People who call themselves lazy.

Sometimes (okay, for many of us, often) we really want to do something, and yet we don’t start doing it. We start something, and then avoid doing it for weeks. We procrastinate endlessly. Then that little voice starts in our heads, “I guess I’m just lazy.” Well, I don’t think you are. I don’t think I am. I think it’s more likely either one of the above (struggles either big or small, a favoured learning style that doesn’t look productive), or perhaps most often fear. Fear of failure, fear you’re not smart enough or good enough to be doing what you want to do, fear of ridicule or criticism. Laziness might not exist, but fear most definitely does.

I also find myself wanting to ask, is “doing nothing” really so bad? Must we constantly be engaging in something productive? Why can’t we just relax, without having to justify whatever we’re doing to either ourselves or others? Something doesn’t have to be a “learning experience” to be worthwhile. Once we move past some puritanical (or maybe more capitalistic) mindset of having to be constantly engaged in something appropriately useful, we can really work on embracing all life has to offer, whether it’s useful to the economy or not. I don’t want to dissect the episode of Veronica Mars I just watched for any learning potential, I just want to enjoy it, and enjoy the discussions with my sister it sparks on the characters and plot and what we think might happen next…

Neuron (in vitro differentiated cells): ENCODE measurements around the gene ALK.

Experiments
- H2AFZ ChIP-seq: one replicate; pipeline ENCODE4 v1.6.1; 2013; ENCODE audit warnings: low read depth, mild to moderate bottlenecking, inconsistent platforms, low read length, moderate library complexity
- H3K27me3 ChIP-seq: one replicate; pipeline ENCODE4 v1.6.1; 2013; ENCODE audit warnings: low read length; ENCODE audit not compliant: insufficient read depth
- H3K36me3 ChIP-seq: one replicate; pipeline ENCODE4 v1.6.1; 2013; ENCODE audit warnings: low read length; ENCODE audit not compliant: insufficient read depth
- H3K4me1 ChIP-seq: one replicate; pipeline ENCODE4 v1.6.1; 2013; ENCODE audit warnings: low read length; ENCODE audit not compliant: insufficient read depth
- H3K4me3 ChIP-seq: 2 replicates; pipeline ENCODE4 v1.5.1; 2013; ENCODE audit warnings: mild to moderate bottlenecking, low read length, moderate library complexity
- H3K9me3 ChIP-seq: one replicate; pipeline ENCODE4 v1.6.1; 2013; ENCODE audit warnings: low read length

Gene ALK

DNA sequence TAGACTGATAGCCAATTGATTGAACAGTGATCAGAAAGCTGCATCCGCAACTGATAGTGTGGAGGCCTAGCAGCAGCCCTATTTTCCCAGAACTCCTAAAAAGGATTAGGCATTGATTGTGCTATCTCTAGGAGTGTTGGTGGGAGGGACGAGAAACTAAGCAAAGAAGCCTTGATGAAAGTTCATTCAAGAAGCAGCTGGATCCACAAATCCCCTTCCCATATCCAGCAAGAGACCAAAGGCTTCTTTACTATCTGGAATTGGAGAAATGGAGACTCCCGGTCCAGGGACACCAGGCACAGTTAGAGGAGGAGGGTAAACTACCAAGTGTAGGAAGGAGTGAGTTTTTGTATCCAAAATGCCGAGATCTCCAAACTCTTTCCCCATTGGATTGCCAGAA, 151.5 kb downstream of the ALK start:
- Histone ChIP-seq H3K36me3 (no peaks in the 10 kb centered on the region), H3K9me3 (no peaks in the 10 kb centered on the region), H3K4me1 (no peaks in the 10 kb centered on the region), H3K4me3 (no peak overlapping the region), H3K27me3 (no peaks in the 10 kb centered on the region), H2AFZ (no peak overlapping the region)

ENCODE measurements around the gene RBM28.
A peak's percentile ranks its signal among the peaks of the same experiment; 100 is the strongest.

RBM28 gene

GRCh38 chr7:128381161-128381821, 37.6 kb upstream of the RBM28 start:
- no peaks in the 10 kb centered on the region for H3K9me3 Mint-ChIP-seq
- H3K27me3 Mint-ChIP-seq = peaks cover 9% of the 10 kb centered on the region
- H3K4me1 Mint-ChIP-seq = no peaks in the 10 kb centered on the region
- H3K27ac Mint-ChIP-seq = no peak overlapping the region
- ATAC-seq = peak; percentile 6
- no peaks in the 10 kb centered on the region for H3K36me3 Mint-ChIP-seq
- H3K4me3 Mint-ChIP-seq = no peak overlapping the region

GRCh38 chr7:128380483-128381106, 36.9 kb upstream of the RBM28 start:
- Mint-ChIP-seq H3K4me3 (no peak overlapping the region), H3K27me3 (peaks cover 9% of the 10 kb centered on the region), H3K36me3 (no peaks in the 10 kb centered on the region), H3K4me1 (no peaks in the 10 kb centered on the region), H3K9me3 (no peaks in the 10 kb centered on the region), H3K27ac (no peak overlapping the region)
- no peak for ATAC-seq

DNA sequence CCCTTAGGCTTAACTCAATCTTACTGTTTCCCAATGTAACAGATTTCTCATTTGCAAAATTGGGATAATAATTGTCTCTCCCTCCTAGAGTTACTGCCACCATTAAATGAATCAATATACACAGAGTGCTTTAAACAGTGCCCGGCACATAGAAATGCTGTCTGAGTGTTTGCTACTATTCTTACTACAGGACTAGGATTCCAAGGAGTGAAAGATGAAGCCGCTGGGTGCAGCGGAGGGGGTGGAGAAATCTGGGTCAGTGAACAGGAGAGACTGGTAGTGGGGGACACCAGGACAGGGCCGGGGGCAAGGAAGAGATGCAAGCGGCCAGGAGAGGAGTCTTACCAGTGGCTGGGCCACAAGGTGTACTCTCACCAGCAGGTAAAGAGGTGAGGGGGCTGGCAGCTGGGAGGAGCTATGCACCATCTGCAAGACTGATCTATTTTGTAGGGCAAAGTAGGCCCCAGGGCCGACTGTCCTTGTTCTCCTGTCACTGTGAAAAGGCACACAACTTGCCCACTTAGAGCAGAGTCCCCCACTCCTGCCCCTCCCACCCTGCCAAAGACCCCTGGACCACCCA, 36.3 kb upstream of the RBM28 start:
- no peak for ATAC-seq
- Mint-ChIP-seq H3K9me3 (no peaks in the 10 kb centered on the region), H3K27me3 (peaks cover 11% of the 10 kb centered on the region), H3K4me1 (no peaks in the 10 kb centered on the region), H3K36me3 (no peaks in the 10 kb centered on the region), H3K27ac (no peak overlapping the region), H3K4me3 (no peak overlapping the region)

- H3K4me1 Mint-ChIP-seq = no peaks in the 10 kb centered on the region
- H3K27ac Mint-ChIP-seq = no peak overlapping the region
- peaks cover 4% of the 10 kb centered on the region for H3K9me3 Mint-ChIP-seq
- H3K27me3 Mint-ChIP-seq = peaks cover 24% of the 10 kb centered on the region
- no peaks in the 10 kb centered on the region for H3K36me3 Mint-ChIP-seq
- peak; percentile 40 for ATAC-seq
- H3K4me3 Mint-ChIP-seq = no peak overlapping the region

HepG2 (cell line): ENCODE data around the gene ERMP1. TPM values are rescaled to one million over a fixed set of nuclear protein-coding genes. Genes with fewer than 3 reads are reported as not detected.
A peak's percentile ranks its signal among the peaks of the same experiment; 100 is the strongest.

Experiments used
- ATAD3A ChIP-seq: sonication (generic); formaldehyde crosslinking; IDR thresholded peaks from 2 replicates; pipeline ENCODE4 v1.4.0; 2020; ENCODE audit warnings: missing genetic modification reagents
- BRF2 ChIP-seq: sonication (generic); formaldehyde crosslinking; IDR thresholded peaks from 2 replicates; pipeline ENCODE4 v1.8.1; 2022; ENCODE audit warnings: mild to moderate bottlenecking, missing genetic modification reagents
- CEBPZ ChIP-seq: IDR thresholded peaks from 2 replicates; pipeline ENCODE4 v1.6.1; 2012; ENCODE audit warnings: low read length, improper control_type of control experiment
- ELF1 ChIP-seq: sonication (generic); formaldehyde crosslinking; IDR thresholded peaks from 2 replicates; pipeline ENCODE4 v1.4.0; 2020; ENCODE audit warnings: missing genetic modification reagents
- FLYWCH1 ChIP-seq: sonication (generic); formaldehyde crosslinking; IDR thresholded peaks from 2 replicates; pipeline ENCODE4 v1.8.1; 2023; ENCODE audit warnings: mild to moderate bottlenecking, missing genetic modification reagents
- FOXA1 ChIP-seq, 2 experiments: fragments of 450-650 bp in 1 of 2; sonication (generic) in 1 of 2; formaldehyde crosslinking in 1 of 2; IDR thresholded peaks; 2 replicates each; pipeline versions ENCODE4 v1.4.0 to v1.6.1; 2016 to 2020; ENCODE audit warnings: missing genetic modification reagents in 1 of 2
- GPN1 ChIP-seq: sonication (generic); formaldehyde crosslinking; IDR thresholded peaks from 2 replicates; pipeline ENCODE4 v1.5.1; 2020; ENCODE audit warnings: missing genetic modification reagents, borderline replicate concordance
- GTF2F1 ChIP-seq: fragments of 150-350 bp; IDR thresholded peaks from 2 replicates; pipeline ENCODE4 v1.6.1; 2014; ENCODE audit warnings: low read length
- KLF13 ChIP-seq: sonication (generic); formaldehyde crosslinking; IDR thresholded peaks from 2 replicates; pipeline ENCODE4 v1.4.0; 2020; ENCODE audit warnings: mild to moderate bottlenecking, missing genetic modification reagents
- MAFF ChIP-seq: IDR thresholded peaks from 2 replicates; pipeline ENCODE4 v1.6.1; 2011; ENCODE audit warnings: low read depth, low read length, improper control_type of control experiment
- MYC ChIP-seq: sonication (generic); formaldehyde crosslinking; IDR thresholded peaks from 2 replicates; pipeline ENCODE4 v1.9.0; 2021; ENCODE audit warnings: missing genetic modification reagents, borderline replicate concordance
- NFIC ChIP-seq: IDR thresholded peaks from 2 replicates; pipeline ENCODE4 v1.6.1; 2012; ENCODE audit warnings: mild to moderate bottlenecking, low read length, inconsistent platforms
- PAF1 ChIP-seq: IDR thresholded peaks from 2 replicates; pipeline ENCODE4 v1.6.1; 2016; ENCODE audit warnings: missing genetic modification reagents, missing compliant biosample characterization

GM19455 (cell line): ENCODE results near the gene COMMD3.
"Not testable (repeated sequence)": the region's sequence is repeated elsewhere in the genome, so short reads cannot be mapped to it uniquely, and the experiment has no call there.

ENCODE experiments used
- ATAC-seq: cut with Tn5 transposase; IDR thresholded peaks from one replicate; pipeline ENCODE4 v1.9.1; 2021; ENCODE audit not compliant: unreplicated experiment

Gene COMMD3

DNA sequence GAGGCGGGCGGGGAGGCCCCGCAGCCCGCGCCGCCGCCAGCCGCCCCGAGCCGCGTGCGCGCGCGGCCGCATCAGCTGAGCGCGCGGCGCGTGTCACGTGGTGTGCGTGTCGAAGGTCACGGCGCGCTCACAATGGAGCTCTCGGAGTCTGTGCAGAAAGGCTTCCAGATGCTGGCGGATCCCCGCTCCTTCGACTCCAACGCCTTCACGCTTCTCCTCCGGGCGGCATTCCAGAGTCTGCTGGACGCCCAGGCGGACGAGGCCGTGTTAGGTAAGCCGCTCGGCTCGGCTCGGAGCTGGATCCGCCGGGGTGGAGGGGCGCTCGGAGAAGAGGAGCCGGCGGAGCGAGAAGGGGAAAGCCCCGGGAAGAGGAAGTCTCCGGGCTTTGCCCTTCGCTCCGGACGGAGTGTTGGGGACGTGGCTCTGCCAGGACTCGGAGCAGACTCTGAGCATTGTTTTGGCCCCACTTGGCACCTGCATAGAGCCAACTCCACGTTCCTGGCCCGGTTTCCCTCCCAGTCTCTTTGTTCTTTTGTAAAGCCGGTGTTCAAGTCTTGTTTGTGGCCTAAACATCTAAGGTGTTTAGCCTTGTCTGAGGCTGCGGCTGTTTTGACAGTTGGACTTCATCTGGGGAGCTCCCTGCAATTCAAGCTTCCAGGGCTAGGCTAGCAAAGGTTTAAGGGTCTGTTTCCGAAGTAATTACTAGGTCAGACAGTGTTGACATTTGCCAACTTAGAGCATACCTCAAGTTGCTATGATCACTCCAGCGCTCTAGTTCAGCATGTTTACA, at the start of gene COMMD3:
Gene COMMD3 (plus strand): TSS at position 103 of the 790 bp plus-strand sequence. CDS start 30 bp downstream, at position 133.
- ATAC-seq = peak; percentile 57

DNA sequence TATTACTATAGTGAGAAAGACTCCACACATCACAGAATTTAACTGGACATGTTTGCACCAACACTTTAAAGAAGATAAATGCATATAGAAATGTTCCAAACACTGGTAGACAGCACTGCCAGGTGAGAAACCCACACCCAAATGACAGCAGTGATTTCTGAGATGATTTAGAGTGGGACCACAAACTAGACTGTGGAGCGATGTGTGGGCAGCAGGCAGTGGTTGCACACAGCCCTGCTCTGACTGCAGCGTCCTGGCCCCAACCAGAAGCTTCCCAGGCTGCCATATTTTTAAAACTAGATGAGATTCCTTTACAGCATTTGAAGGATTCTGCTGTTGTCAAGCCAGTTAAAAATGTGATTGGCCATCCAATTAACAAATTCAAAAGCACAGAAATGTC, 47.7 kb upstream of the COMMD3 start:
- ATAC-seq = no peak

Learning is always happening, whether we’re noticing it or not. But more importantly, just living, just existing and enjoying and working and playing and yes, learning, is enough. We don’t have to justify our very existence by being productive. Just being is good enough.

This is why I always wince when I hear the word lazy passing anyone’s lips. It’s demeaning, it further hurts children who are already struggling, makes people feel guilty and worthless, and just creates a horrible environment to live in, never mind for positive learning and growth. Learning happens best when people feel supported and challenged, not when they feel stressed and insecure, with people watching them in disapproval and muttering about laziness. If adults really care about learning, then they need to work on being more supportive and less critical, and erase the word lazy from their vocabulary, and the false concept of laziness from their minds.

Then we can all more easily get down to the joyful business of life learning.

 

Idzie Desmarais writes the popular blog I’m Unschooled. Yes, I Can Write where she focuses on unschooling, freedom-based education, and related subjects such as respectful parenting and youth rights. Keep up with her on FacebookTwitter, and Tumblr.  Thanks for sharing this post Idzie!